The government’s top vendors have paid a collective total of $2.7 billion in fines, judgments, and settlements since 1996 for a wide variety of labor violations, including discrimination, health and safety hazards, unpaid wages, and whistleblower retaliation.

The vast majority of the labor misconduct instances in our database did not involve the federal government. About 54 percent were lawsuits filed by private parties, while another 7 percent were enforcement actions by local, state, and foreign governments. One instance we recently added is KBR’s $3.75 million settlement of a lawsuit brought by construction workers who alleged the company stiffed them on wages and meal breaks at a California mining facility.

The Trump administration’s efforts to roll back worker protections and oversight of contractors’ business practices could further shrink the percentage of labor instances involving Uncle Sam in our database. Nonetheless, at least for now, federal enforcers are still on the job. A few weeks ago, the National Nuclear Security Administration hit National Security Technologies, the managing contractor of the Nevada Test Site, with a proposed $112,500 fine for violations of worker safety and health requirements. In May, the Occupational Safety and Health Administration fined Exxon Mobil $164,775 for violations related to a November 2016 Baton Rouge refinery explosion that injured four workers.

A list of all resolved and pending labor misconduct instances in our database can be found at this link.”

http://www.pogo.org/blog/2017/09/celebrate-labor-day-by-diving-into-contractor-misconduct-data.html

 

 

Managing Small Business Government Contracting Business System Risks

Standard
aecbusiness.com - Copy

Image:  AEC Business.com

“SMALL TO FEDS By Ken Larson

“Most small enterprises must undertake some form of business process augmentation when entering federal government contracting.

There are rules of thumb to insure wise business system development decisions, specific to your company, for managing the associated risks.

The natural inclination for small business is to immediately jump to buying computer software tools or services in an effort to expedite the business system growth process. That propensity is often enhanced by suppliers who maintain their product or service is “DCAA Compliant”, has been “Validated by the Government as an Earned Value Management System (EVMS)” and other similar claims.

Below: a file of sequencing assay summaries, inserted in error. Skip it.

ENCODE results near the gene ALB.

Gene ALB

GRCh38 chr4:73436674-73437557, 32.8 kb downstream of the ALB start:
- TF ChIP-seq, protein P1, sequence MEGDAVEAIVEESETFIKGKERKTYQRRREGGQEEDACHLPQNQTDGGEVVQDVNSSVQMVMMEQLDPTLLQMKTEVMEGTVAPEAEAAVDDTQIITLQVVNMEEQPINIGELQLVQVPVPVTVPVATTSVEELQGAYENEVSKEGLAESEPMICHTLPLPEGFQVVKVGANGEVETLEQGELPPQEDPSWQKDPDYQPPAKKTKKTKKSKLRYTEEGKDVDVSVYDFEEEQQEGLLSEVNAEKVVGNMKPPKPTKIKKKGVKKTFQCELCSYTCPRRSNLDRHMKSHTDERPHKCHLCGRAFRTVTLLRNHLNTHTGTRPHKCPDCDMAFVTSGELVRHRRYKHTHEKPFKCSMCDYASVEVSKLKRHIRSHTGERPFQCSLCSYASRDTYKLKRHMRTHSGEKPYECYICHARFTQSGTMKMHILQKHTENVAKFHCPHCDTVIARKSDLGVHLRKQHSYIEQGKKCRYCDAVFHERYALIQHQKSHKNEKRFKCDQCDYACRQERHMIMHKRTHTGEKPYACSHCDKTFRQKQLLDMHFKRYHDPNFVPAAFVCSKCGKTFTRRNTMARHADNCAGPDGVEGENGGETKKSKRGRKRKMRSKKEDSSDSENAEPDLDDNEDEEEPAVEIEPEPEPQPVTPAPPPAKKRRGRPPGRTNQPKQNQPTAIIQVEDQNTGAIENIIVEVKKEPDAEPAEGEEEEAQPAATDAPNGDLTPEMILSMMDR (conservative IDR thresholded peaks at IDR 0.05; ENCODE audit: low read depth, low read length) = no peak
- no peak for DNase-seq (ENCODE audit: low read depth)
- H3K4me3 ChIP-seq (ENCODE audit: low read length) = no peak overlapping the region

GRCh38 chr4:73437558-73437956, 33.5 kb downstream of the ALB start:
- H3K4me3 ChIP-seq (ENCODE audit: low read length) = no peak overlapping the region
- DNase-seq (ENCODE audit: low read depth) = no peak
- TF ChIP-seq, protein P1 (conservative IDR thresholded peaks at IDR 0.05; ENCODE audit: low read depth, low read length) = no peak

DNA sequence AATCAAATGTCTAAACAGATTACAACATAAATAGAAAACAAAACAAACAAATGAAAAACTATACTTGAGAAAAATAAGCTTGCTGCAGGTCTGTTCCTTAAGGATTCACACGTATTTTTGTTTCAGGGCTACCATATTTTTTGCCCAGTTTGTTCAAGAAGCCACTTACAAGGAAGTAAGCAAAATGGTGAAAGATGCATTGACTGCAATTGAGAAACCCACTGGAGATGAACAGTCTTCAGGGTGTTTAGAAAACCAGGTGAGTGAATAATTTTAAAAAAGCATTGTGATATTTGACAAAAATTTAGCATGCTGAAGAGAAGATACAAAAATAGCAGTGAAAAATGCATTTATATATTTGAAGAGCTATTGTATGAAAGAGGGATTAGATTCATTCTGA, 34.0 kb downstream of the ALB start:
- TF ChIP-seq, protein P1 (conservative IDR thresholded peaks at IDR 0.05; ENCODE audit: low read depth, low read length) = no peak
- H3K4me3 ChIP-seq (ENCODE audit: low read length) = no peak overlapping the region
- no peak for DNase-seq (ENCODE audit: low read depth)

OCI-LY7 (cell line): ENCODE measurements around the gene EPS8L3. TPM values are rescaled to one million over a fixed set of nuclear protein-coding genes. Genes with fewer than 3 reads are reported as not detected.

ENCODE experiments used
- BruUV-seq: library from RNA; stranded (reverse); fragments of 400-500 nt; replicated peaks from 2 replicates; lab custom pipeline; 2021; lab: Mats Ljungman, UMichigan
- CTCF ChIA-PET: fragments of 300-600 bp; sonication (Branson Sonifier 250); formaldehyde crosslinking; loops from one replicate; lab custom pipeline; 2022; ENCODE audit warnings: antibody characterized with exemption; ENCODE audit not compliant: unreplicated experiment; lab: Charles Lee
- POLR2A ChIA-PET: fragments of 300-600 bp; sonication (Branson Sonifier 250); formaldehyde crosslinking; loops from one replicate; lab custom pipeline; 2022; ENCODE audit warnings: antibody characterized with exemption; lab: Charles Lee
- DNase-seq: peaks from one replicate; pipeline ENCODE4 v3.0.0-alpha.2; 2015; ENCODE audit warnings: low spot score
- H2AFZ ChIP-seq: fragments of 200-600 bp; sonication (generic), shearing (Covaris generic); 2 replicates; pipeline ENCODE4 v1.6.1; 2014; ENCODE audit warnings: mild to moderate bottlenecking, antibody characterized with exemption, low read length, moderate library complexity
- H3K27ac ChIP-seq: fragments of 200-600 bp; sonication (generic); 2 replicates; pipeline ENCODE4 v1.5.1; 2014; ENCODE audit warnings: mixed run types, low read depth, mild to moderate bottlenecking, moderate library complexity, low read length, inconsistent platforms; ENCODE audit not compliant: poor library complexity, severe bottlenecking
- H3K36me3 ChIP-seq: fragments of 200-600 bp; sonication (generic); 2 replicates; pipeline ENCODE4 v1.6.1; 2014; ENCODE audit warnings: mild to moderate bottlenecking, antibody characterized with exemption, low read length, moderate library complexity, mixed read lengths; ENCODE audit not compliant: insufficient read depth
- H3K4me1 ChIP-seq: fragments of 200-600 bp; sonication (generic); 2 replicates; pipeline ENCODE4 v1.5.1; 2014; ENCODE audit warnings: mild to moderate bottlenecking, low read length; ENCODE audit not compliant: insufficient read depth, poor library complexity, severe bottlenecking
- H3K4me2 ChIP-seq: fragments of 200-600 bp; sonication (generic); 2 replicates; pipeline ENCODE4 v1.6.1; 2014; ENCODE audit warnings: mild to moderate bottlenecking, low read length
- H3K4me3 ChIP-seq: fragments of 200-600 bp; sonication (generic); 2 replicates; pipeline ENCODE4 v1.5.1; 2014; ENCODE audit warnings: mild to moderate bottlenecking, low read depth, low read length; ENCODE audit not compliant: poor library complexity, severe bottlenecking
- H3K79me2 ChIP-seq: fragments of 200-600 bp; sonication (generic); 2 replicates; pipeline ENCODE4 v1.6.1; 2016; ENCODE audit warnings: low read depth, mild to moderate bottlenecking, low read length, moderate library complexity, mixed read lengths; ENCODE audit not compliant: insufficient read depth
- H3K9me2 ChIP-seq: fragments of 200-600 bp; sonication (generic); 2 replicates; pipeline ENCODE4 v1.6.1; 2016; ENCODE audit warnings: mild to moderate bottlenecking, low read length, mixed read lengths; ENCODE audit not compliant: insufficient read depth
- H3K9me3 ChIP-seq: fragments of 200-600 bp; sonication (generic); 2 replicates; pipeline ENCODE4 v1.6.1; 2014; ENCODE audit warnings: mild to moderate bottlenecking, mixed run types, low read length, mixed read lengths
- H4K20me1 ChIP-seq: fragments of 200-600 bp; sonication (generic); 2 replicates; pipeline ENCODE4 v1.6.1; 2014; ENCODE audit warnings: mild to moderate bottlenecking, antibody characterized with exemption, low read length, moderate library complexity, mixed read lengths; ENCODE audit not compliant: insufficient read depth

Here are cautions and tips regarding an immediate jump to software or services as a means of growing a government contract business system.

UNDERSTANDING THE REQUIREMENTS

The US Government learned decades ago that it cannot impose specific business systems on contractors.  One of the last great attempts to do so was the Program Evaluation and Review Technique (PERT).  It was abandoned in the late 1950’s and early 1960’s and replaced by a set of industry criteria now known as Earned Value Management Systems (EVMS).

Similarly, the Federal Government Cost Accounting Standards Board (CASB) determined that job cost accounting systems could not be imposed on contractors. Over the years they have developed and maintained a set of Cost Accounting Standards (CAS) which governs requirements for accounting on government contracts.

The GSA and similar agencies maintain policies on travel, human resources and wage/rate determinations that are not specific systems, but minimum standards as well.  A small business entering federal government contracting should research the above and similar requirements in such areas as quality assurance, inspection and acceptance and export management.

PROCESS COMES FIRST – MAXIMIZE WHAT YOU HAVE

Given a thorough understanding of the requirements for a government contract business system that fills the need for your specific product or service delivery, the next step is to examine existing processes to determine if they can meet the need or be minimally supplemented to do so.

Finding a need for major process changes or enhancements in the existing business system is the beginning of a requirements analysis to determine the labor, process change, planning, costs and eventual selection of new automated tools that fit the company and that need.